These factors won’t always protect someone from developing PTSD. But they can help in some cases.
What are the symptoms of PTSD?
The main symptoms and behaviours associated with PTSD and complex PTSD include:
- Reliving the experience through flashbacks, intrusive memories, or nightmares
- Overwhelming emotions with the flashbacks, memories, or nightmares
- Not being able to feel emotions or feeling “numb”
- Dissociation, that can include disconnecting from yourself or other people
- Avoidance. This could mean that you try to distract yourself from thinking about the trauma. Or you avoid people and situations that remind you of the trauma.
Other symptoms and behaviours associated with PTSD and complex PTSD include:
- Negative mood and thinking.
- Difficulty controlling your emotions.
- Feelings of anger, irritability, panic, and constant anxiety.
- Finding it hard to feel pleasure.
- A heavy sense of guilt or shame.
- Negative self-perception such as feeling diminished, worthless, or defeated.
- Problems relating to others.
- Problems in relationships and feeling detached from people.
- Problems with sleeping and concentrating, because of being in a state of hyperarousal.
- Being easily scared or startled.
- Self-destructive behaviour such as fast driving or drinking too much alcohol.
- A constant feeling of current threat. This is called hypervigilance. It is the feeling of being constantly alert or being overly sensitive to things such as smell and noise.
You can find more information about ‘Dissociation and dissociative identity disorder’ by clicking here.
How can I get help if I have symptoms of PTSD?
You can get help from:
- The NHS
- Social services
You can also try self-help techniques.
How can the NHS help me?
If you have symptoms that are causing you a lot of distress or are affecting your daily life, you can see your GP.
Your GP should carry out an initial assessment using screening tools to decide what care you need.
Your assessment should include information about:
- your physical needs,
- your mental health needs,
- your social needs, and
- any risk to yourself or others.
Your GP will be able to talk to you about treatment options and coping strategies. You're likely to be offered treatment if you've had symptoms of PTSD for more than 4 weeks or your symptoms are severe.
You can choose whether to have treatment and decide about the options your GP offers you. If you’re unsure of anything, like the benefits of treatment, then ask your GP.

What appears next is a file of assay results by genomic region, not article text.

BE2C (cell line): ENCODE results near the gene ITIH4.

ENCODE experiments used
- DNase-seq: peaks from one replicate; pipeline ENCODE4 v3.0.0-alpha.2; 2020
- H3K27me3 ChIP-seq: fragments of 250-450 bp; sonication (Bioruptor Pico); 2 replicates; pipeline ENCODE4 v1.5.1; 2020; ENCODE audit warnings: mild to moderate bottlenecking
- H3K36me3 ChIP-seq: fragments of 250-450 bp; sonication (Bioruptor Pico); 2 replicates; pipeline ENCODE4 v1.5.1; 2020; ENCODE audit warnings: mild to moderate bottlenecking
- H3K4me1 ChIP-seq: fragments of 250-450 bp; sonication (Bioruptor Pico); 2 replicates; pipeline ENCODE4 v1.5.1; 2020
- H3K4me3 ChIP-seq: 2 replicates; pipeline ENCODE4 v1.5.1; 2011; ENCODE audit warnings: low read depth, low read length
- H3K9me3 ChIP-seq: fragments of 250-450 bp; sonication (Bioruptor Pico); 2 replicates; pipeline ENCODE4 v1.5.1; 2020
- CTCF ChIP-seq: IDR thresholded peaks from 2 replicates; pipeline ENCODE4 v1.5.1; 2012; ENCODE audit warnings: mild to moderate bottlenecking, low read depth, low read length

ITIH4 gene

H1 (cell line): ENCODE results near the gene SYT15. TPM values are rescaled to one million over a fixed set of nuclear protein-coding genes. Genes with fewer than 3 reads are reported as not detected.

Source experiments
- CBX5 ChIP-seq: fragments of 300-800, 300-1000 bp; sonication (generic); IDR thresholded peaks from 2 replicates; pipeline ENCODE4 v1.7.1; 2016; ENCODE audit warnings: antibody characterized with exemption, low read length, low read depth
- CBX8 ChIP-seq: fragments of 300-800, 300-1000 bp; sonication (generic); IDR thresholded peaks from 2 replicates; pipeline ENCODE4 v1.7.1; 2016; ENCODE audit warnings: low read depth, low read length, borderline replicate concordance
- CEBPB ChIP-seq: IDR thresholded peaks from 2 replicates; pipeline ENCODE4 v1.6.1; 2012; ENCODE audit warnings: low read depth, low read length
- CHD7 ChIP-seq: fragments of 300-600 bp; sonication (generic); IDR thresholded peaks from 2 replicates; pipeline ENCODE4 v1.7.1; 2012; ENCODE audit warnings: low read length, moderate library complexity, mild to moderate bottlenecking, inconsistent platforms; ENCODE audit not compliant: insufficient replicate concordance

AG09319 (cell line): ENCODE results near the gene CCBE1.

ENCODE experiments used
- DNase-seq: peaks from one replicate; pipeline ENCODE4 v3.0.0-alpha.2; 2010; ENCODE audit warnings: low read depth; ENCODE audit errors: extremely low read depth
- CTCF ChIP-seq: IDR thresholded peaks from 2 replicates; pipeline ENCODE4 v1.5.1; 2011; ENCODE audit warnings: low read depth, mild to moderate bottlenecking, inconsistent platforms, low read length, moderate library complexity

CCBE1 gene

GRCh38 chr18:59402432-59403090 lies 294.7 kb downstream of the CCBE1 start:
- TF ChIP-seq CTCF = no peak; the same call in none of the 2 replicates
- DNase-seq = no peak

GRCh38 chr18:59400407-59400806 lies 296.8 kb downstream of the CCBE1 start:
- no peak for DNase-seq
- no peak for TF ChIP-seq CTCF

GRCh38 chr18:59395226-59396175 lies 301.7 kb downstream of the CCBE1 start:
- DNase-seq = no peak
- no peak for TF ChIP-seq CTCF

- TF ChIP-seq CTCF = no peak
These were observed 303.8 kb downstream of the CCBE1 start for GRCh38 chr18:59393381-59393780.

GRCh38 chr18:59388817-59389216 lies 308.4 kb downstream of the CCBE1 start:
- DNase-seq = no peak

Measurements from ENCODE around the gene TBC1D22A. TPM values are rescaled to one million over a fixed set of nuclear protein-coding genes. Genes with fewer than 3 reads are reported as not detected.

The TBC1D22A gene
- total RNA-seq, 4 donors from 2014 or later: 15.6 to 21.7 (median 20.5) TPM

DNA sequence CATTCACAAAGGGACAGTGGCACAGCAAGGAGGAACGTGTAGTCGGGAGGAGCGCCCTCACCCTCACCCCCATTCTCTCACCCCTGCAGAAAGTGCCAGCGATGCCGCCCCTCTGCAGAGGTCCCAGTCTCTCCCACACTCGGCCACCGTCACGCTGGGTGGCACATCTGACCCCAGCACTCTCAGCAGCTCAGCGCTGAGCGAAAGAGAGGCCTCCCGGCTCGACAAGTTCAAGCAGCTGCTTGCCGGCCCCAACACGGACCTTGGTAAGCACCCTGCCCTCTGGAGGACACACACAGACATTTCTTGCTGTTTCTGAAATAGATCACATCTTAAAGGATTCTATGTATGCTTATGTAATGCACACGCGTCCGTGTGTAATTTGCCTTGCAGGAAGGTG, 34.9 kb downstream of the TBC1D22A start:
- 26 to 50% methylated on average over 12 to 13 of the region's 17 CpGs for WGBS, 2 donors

For more information about how PTSD is treated see the next section below. The section explains how you can refer yourself for NHS talking therapy.
GPs can offer you treatment and advice for symptoms of mental illness, including PTSD. But only a psychiatrist can properly diagnose PTSD. Your GP will only refer you to a psychiatrist in an NHS specialist mental health team if your condition is severe. Including if your GP thinks you’re experiencing complex PTSD.
A psychiatrist will diagnose PTSD through a more in-depth mental health assessment. They use the following manuals to help to diagnose you:
- International Classification of Diseases (ICD-11) produced by the World Health Organisation (WHO), and
- Diagnostic and Statistical Manual (DSM-5) produced by the American Psychiatric Association.
You can find out more information about ‘NHS mental health teams’ by clicking here.
Where can I get help if I’m having a mental health crisis?
If you are in crisis means that your mental health is very bad, so you might need urgent support and treatment.
If you need urgent help, you can do the following.
- Contact your local NHS urgent mental health helpline. You can find details of your local NHS urgent mental health helpline at: www.nhs.uk/service-search/mental-health/find-an-urgent-mental-health-helpline. Or you can call NHS 111 to ask them for details. They might refer you to your local NHS crisis team.
- Ask your GP for an emergency appointment. GPs usually keep a few appointments free for urgent cases. The GP can make a referral to the local NHS crisis team if necessary.
- Go to the accident and emergency (A&E) of the local hospital. A&E will assess the situation and may arrange for a mental health professional to see you. You could get admitted to a mental health ward in hospital or referred to the crisis team.
- You can call the emergency services on 999 if you can’t get to A&E. They may then get in touch with mental health services such as the crisis team or take you to A&E.
- You can contact NHS 111. The phone line is for when you need medical help fast but it’s not a 999 emergency. You can call 111 if you don't know who to call or you don't have a GP. Or if you need health information or reassurance about what to do next.
- Use Shout text service: You can text Shout to 85258 to connect to a trained person to help you. See www.giveusashout.org/ for more information.
How can social services help me?
If you need support to look after yourself then you have the right to a needs assessment from social services. For example, you may need support so that you can:
- get out of the house,
- keep in touch with friends and family,
- get a job or take part in education,
- clean your house,
- prepare meals or go shopping,
- keep safe,